The impact of the fall armyworm pest on maize crops and communities in sub-Saharan Africa were worsened by the COVID-19 pandemic, according to new CABI-led research published as a Current Opinion article in the journal Environmental Sustainability.
Drawing upon recent empirical literature on the pest since it was first reported in Africa in 2016, CABI scientists from its regional center for Africa in Nairobi, Kenya, highlighted how it was responsible for up to 58% of maize losses worth up to US $9.4 billion.
The researchers confirm that the fall armyworm (Spodoptera frugiperda) remains an important pest in Africa's farming systems and that more research and communication of low-cost options for sustainability are needed to manage it in the face of similar threats in the future.
The fall armyworm is arguably the most damaging invasive species to afflict all corners of the continent affecting major African crops—particularly maize, sorghum, millet and legumes.
Dr. Monica Kansiime, lead author of the paper featured as part of the journal's themed issue on emerging pests and pathogens, said the containment measures for COVID-19 created conditions for a major disruption to food system supply chains, giving rise to a dramatic increase in hunger.
The researchers highlight that, according to He and Krainer (2020), while 7.4 million people were infected by COVID-19 in 2020, up to 811 million people were undernourished, almost 10% of the world's population, most of whom are in Africa.
Hunger-related fatalities reached four million in 2020, 10 times the number of COVID-19 fatalities, the paper states.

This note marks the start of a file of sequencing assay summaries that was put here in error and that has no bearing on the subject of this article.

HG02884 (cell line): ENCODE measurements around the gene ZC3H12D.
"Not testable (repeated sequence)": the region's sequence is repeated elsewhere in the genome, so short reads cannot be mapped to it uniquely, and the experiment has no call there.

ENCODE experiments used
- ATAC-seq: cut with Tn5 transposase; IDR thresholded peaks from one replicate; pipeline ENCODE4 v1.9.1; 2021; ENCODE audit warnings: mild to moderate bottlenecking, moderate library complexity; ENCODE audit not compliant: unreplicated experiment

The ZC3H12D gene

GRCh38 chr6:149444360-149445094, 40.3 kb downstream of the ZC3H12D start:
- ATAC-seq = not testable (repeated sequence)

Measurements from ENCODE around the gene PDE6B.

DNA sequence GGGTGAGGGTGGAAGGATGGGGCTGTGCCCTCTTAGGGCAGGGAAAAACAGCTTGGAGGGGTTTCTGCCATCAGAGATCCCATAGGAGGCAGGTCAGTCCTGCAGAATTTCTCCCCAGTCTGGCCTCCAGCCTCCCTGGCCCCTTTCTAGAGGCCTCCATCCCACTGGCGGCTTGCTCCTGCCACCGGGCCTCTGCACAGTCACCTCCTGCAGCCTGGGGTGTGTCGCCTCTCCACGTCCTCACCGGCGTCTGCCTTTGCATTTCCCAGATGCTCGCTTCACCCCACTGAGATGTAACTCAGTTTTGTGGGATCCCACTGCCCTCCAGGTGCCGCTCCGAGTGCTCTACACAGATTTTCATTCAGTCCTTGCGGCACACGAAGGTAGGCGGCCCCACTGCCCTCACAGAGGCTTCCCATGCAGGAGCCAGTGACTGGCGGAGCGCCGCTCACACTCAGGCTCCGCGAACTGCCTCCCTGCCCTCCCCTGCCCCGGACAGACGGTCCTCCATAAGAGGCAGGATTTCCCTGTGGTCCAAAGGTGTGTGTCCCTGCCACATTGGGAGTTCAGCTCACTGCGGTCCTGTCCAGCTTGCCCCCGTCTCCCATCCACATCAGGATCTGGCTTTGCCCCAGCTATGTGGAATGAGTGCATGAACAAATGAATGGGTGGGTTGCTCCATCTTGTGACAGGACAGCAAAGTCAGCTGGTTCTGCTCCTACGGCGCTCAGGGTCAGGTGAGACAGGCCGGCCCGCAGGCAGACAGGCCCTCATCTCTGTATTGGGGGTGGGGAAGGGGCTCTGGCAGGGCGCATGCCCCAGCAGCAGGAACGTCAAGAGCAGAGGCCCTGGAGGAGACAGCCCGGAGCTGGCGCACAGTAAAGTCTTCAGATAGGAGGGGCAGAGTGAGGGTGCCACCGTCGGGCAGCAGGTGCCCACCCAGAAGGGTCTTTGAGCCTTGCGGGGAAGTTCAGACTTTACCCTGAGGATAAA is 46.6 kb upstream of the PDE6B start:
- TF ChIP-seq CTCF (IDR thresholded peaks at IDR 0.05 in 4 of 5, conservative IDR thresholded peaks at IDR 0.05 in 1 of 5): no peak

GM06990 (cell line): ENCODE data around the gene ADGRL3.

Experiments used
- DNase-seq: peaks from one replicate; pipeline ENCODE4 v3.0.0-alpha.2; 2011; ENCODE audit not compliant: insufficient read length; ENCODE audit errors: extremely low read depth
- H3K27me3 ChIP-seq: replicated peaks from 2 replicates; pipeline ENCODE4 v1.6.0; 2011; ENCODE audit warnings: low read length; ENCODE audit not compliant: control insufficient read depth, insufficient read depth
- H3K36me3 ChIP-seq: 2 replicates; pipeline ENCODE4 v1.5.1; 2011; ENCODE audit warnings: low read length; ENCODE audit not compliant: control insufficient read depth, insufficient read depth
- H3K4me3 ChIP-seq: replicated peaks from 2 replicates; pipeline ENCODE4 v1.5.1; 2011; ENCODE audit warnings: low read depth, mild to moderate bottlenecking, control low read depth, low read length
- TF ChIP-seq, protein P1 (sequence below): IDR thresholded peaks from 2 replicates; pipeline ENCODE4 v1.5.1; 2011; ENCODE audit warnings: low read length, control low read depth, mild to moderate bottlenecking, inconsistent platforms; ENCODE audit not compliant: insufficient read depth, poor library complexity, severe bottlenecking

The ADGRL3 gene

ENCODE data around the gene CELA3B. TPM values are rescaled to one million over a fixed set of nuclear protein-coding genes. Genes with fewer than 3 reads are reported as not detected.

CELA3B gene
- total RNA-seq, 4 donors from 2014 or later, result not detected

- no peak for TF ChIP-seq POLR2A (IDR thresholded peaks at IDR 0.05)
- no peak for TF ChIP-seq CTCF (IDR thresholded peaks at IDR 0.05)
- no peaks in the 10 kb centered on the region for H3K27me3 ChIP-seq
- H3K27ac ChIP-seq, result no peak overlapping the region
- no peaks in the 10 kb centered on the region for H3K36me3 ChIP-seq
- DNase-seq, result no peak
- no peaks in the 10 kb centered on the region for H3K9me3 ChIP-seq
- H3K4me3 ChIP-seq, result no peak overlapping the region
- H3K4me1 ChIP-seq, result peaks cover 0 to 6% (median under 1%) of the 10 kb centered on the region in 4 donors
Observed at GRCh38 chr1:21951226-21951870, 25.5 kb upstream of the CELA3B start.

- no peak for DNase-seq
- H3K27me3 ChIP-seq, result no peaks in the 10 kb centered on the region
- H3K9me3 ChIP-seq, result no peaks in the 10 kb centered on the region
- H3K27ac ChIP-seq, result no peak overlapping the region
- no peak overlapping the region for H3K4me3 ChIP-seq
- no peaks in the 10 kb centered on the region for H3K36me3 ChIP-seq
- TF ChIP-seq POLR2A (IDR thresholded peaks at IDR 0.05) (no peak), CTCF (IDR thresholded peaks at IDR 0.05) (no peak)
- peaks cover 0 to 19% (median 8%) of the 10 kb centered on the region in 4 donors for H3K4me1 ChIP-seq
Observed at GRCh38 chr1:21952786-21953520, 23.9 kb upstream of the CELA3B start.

Dr. Kansiime said, "COVID-19 revealed how agricultural systems are extremely vulnerable to crises. This underscores the need for a recovery effort that focuses on building back better for smallholder communities to overcome the impacts of the pandemic, and build resilience against similar threats in the future.
"Institutional strengthening and smallholder linkages to input and output markets, and microcredit support, for instance, will address immediate production challenges in the wake of COVID-19."
The researchers, which also included Dr. Ivan Rwomushana and Idah Mugambi, reviewed the invasion and impact of fall armyworm on the livelihoods of smallholders in sub-Saharan Africa and implications for community sustainability in the wake of COVID-19, drawing on a synthesis of peer-reviewed articles published between 2020 and 2022.
They highlight new lessons learned since the fall armyworm invasion in Africa in 2016 and make recommendations for policy and practice for sustainable management of this pest, as well as preparedness to manage future threats.
The scientists point out that since the declaration of COVID-19 as a global pandemic in January 2020, there has been a massive disruption of livelihoods due to the disease itself but also exacerbated by stringent measures put in place to try and curb the spread of the disease.
Agricultural workers in low- and middle-income countries that have labor-intensive farming systems suffered disruptions in their supply chains and outputs were compromised due to labor shortages, they stress.
Disruptions in the supply and availability of critical production inputs such as fertilizers, plant protection products, and seeds were apparent. This contributed to limited crop protection interventions by farmers, including monitoring for the pest, weeding, and timely pesticide sprays, which have direct effects on both preventive and curative pest management actions, the researchers argue.
Ms Mugambi said, "Enhancing the technical capacities of smallholders to use Integrated Pest Management measures, and regional collaboration for multi-risk monitoring and early warning will inform prevention, preparedness, and coordinated actions for the sustainable management of emerging risks in the future."